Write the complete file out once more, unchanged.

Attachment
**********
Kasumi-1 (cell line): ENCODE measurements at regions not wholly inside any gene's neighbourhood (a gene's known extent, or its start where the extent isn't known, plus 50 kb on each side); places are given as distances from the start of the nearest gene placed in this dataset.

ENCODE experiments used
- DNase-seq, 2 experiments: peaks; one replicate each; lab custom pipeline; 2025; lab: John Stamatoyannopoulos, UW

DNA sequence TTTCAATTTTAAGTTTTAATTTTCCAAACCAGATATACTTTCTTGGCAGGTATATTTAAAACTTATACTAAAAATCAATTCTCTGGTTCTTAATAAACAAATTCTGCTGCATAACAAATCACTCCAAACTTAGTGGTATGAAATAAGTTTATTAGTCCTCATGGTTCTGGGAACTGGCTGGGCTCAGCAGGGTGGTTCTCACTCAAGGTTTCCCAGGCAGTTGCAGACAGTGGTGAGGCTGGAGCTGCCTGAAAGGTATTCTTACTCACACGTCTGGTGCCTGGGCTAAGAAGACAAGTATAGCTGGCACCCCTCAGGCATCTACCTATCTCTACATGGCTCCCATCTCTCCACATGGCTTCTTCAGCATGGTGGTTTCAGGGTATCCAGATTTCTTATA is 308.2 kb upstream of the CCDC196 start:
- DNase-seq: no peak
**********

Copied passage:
Kasumi-1 (cell line): ENCODE measurements at regions not wholly inside any gene's neighbourhood (a gene's known extent, or its start where the extent isn't known, plus 50 kb on each side); places are given as distances from the start of the nearest gene placed in this dataset.

ENCODE experiments used
- DNase-seq, 2 experiments: peaks; one replicate each; lab custom pipeline; 2025; lab: John Stamatoyannopoulos, UW

DNA sequence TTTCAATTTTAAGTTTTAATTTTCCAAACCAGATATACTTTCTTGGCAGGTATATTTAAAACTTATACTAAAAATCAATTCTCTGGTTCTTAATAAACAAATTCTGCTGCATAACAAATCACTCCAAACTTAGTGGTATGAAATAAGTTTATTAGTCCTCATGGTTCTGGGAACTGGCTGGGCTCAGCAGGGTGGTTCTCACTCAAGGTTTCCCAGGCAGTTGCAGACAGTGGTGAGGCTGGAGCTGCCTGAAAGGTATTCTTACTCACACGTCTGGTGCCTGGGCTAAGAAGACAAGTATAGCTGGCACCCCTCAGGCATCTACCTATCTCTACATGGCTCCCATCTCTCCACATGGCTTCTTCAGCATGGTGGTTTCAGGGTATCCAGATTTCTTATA is 308.2 kb upstream of the CCDC196 start:
- DNase-seq: no peak